War and rumors of war, even for our grandchildren
They saw the picture of five-year-old Omran Daqneesh, sitting dazed and bloody in the back of an ambulance in Aleppo, Syria. It was published on the front page of the Wall Street Journal. His image was captured after he was pulled from the rubble of a bombed-out house in the battleground Syrian city.
The report said he survived but his brother did not.
Maisy, who is the same age as Omran, stared at the picture with eyes even larger than usual. “What happened to him?” We read the caption on the picture together.
She wondered why someone would bomb a house with children inside. And she wondered who did it. That’s a good question.
Her brother, Clay, 10, saw the picture a bit later. Same question, same puzzlement over how such a thing could happen. “Is he all right? He doesn’t look all right.”
And again, why and who would do such a thing and could it happen here?
How do you explain the civil war in Syria to a child? That someone would rebel against a tyrant might seem easy to explain but that the tyrant would unleash thousands of tons of explosives to kill anyone even peripherally involved – like living in a city where the rebels make camp – is hard to fathom. Assad is destroying his country to retain power over it.
Those who lived through the 1950s and 1960s lived with Mathew 24: 6 — “There will be wars and rumors of wars…” The pre-Vatican II liturgy included a set of prayers after the low Mass that begged God, the saints and Mary for the conversion of Russia.
Only four blocks from an oil refinery’s tank farm, our elementary school participated in drills that had us with our backs to walls in darkened hallways with our hands covering our heads. Our religion classes regularly touched on the promises of Fatima – which will be marked with pilgrimages and special observances on its centennial next year – and the sacramentals we wore around our necks bore the legend, “Pray for Peace.”
We were often reminded that even in our time, Christians were being persecuted for their faith as in Eastern Europe, Catholic bishops and Cardinals took refuge in embassies, nuns and priests were imprisoned and put to death and we watched films of Germans shot down trying to escape East Germany.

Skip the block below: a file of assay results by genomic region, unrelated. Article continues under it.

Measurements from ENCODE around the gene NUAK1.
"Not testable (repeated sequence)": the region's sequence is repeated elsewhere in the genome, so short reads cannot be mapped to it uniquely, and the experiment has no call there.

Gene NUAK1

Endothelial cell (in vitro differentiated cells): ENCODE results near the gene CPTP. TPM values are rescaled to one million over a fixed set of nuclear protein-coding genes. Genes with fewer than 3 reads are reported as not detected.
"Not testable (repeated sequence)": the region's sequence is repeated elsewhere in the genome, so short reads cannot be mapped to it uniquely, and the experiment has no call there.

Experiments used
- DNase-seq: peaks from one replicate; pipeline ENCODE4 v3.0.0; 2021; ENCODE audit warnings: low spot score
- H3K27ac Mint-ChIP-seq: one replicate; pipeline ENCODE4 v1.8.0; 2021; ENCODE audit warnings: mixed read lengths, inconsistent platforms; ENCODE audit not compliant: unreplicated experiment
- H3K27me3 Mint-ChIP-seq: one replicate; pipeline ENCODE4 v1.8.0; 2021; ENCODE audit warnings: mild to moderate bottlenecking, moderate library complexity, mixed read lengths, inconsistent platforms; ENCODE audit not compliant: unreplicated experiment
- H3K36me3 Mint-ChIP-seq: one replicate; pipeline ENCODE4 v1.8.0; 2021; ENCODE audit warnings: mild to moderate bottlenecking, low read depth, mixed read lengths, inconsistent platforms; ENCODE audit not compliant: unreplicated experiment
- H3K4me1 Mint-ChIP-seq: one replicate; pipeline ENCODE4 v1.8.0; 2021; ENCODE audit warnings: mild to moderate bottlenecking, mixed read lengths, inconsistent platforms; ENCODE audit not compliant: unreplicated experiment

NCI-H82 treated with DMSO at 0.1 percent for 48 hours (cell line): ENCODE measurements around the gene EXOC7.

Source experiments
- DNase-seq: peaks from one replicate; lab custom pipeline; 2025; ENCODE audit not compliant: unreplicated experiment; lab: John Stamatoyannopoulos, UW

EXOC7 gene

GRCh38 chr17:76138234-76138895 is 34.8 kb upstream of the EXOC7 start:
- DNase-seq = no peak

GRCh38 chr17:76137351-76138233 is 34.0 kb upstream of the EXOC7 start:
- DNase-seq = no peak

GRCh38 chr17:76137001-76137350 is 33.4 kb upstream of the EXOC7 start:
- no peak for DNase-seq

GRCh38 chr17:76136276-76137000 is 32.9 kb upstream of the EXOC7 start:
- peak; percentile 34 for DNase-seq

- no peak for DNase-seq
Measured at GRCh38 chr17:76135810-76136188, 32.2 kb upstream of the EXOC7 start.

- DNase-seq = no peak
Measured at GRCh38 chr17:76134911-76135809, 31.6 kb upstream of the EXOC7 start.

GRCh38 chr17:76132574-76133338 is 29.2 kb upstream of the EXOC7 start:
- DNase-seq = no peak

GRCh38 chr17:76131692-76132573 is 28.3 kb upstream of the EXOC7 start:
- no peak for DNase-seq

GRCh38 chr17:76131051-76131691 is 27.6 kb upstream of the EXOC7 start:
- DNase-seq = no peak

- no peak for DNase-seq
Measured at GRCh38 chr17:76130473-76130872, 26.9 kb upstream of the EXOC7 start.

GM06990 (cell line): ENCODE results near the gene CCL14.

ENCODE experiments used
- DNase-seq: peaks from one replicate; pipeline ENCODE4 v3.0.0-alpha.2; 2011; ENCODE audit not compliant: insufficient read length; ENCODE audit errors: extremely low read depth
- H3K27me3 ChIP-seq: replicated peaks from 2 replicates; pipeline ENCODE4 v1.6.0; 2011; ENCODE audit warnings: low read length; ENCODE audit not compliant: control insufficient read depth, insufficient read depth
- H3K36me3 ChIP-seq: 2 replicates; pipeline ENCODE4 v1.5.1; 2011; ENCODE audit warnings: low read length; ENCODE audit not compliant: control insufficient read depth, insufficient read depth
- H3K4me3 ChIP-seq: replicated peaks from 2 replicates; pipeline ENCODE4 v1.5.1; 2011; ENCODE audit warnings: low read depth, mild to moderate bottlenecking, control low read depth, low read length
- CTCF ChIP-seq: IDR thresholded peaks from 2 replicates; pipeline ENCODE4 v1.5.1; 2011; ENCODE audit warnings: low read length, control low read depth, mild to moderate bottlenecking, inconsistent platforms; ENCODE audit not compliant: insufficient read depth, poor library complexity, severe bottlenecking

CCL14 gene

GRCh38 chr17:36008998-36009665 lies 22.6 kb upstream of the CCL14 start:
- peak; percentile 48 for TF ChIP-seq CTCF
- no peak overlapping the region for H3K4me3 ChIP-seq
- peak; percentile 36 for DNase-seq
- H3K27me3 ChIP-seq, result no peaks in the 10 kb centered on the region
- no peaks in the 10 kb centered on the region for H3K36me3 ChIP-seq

World War II was a fresh memory, even for those of us who were born after the shooting stopped in Europe and in the Pacific because we were the sons and daughters of veterans of that war and the Korean conflict. Regional wars raged in the Middle East, a revolt against Soviet rule erupted in Hungary and civil wars raged in Southeast Asia, North and Central Africa and Central and South America.
We thought the fall of the Soviet Union in the 1980s would usher in a period of peace and greater safety. Wrought by the seeds St. John Paul II planted in Poland, and forged by extraordinary events and leaders in many countries in the free world, we joined in a collective exhale of relief. It was to be a brief respite.
What do my grandchildren and their contemporaries face today? Wars and rumors of war, from the Korean Peninsula to the Middle East and Africa to the countries of Eastern Asia as territorial expansion and military adventurism, including our own, have brought us back to the days of unspeakable horrors and even more Christian persecution.
We will hear in the coming year the message of Fatima for the centennial of that famous Marian apparition that came as World War I was raging and the fires of World War II were being kindled. One hundred years later, we are frighteningly even more capable at warfare.
Can we be as relentless and capable at praying for peace?